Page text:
Lists


You might recall earlier we talked about two ‘types’ of data in a program – ‘strings’ and ‘numbers’.   We learnt that you can tell something is a string because it has quotation marks around it.  In this tutorial we are going to meet a new type called lists.   You can’t program a computer game without knowing about lists.  You can tell something is a list because it has square brackets around it -> [].  The truth is I’ve snuck a list in before, so this is not a first meeting.  Do you remember?

In the for/range tutorial we used range(5).   It gave this output:

>>> range(5)
[0, 1, 2, 3, 4]

The object [0, 1, 2, 3, 4] is a list.

To adopt the analogy we used for variables, lists are like a big bucket holding a heap of smaller buckets, although the smaller buckets don’t have names, they just have numbers.  Lists are a very powerful way of allowing you to handle a heap of things in a consistent and general way without having to deal with each of them specifically.

For example, imagine you have two toys.   Let’s say toy0 is an action figure, and toy1 is a scooter.  When you want to store these you would do an assignment like this:

>>> toy0='action figure'
>>> toy1='scooter'
>>>

This stores the toys, but it does so in a way which is difficult to deal with in a program.  We will see why in a moment.   After you have made these assignments you do some other things in the program and you get to a point where you want to do different things depending on what toys you have.  You’d have to code something like this:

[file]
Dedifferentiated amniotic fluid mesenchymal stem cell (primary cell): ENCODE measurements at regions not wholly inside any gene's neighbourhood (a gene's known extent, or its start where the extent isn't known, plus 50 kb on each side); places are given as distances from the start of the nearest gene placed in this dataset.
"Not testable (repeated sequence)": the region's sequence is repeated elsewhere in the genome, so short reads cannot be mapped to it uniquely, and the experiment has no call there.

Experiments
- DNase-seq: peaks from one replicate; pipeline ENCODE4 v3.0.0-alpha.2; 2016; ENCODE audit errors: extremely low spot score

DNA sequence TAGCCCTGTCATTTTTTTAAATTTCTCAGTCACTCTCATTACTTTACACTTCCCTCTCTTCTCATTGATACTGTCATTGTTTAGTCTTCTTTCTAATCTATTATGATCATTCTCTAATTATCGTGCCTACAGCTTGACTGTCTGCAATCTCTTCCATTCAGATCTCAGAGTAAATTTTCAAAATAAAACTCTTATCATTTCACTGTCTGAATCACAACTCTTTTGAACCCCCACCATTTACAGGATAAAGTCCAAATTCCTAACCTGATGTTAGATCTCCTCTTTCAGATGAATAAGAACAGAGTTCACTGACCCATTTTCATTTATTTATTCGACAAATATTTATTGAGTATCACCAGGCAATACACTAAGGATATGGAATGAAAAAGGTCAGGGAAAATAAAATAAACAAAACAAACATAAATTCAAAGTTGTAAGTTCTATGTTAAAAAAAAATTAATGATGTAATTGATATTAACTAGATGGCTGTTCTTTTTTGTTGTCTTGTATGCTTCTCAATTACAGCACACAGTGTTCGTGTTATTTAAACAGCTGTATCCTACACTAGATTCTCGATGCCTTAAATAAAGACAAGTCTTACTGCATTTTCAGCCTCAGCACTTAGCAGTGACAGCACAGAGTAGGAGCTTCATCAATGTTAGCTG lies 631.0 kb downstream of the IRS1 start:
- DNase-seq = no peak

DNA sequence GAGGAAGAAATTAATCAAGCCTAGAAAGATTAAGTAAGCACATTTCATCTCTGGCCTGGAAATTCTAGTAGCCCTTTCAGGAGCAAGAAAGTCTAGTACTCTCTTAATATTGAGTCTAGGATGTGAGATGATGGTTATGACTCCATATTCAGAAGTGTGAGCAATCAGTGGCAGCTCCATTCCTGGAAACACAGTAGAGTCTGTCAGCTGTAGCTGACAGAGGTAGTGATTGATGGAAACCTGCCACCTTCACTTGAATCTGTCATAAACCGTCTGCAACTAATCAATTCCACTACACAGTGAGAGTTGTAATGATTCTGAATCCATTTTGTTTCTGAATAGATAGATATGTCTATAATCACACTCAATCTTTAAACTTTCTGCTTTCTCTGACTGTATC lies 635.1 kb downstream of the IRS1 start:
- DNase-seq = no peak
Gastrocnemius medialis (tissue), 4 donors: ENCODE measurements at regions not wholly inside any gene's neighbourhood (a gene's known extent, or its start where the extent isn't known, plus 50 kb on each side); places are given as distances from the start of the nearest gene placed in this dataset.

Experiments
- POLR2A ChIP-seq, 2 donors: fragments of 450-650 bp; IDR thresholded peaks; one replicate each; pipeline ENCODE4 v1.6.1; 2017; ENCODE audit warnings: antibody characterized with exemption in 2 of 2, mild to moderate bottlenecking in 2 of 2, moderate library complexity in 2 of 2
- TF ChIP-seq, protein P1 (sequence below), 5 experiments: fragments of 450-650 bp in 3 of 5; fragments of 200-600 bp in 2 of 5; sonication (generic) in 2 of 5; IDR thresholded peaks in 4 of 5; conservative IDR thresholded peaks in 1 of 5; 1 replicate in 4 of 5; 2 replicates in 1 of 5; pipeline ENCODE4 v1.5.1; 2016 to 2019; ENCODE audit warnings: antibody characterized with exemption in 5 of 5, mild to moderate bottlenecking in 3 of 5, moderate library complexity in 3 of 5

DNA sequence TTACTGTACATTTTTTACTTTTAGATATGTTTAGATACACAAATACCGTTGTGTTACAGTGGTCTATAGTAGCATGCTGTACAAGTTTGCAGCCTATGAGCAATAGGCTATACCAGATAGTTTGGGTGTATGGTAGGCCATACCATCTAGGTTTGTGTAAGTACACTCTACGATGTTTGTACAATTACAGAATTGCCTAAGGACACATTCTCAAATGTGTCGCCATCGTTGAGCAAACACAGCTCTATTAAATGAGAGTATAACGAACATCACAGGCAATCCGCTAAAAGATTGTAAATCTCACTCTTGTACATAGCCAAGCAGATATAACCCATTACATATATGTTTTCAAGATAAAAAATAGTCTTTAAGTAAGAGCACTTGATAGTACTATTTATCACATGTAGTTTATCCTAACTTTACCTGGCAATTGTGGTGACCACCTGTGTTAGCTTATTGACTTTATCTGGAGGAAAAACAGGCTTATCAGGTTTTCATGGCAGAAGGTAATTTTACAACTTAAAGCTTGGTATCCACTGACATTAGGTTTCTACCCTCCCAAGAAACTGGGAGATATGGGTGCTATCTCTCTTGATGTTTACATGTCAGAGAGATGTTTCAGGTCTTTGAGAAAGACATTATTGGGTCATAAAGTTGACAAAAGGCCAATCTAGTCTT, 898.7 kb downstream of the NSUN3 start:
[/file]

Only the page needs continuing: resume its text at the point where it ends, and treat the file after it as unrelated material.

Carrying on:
>>> toy0='action figure'
>>> toy1='scooter'

#do a heap of other stuff, which we’re not detailing here!

>>> if toy0 == 'scooter' or toy1 == 'scooter':
...    print 'We can scoot!'
...
We can scoot!

So after doing stuff in the program we come to a decision point with the if statement.   In order to code the  decision point we need to know ahead of time what the names of the individual variables holding the toys are.  Then you can get the computer to check each of the variables to see if either of them is a scooter.  If it is, then it tells us we can scoot.

Your scooter is a little old and you were getting a little bit big for it, so you swap it with your friend at school for a pair of binoculars, so toy1 needs to change:

>>> toy1 = 'pair of binoculars'
>>> print toy0+', '+ toy1
action figure, pair of binoculars

Then, long lost Auntie Annona sends you a late birthday present – a new scooter.  You can’t put in in the toy1 bucket because you’re already storing your binoculars there.  Instead you store it in a new variable toy2 (since there was already something in toy0 and toy1 that you wanted to keep), not where it originally was.   So

>>> toy2 = 'scooter'
>>> print 'my toys are: '+toy0+', '+toy1+', '+toy2+'.'
my toys are: action figure, pair of binoculars, scooter.
>>>

However, since you’ve stored it in a new place your program won’t work properly anymore:

>>> if toy0 == 'scooter' or toy1 == 'scooter':
...    print 'We can scoot!'
...
>>>